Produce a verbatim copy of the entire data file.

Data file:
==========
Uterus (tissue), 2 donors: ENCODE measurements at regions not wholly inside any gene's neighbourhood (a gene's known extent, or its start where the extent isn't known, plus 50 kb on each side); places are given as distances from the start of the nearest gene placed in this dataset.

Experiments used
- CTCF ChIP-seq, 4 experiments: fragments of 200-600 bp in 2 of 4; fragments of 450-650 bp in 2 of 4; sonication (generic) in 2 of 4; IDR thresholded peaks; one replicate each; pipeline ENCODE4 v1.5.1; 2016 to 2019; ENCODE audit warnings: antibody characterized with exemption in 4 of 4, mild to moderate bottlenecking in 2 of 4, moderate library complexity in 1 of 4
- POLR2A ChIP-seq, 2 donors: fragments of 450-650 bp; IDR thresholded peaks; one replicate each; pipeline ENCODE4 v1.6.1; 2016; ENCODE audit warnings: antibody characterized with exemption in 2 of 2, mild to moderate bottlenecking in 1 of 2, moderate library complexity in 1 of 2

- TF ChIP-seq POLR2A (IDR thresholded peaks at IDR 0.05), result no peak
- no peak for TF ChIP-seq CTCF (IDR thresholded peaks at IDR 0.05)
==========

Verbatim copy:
Uterus (tissue), 2 donors: ENCODE measurements at regions not wholly inside any gene's neighbourhood (a gene's known extent, or its start where the extent isn't known, plus 50 kb on each side); places are given as distances from the start of the nearest gene placed in this dataset.

Experiments used
- CTCF ChIP-seq, 4 experiments: fragments of 200-600 bp in 2 of 4; fragments of 450-650 bp in 2 of 4; sonication (generic) in 2 of 4; IDR thresholded peaks; one replicate each; pipeline ENCODE4 v1.5.1; 2016 to 2019; ENCODE audit warnings: antibody characterized with exemption in 4 of 4, mild to moderate bottlenecking in 2 of 4, moderate library complexity in 1 of 4
- POLR2A ChIP-seq, 2 donors: fragments of 450-650 bp; IDR thresholded peaks; one replicate each; pipeline ENCODE4 v1.6.1; 2016; ENCODE audit warnings: antibody characterized with exemption in 2 of 2, mild to moderate bottlenecking in 1 of 2, moderate library complexity in 1 of 2

- TF ChIP-seq POLR2A (IDR thresholded peaks at IDR 0.05), result no peak
- no peak for TF ChIP-seq CTCF (IDR thresholded peaks at IDR 0.05)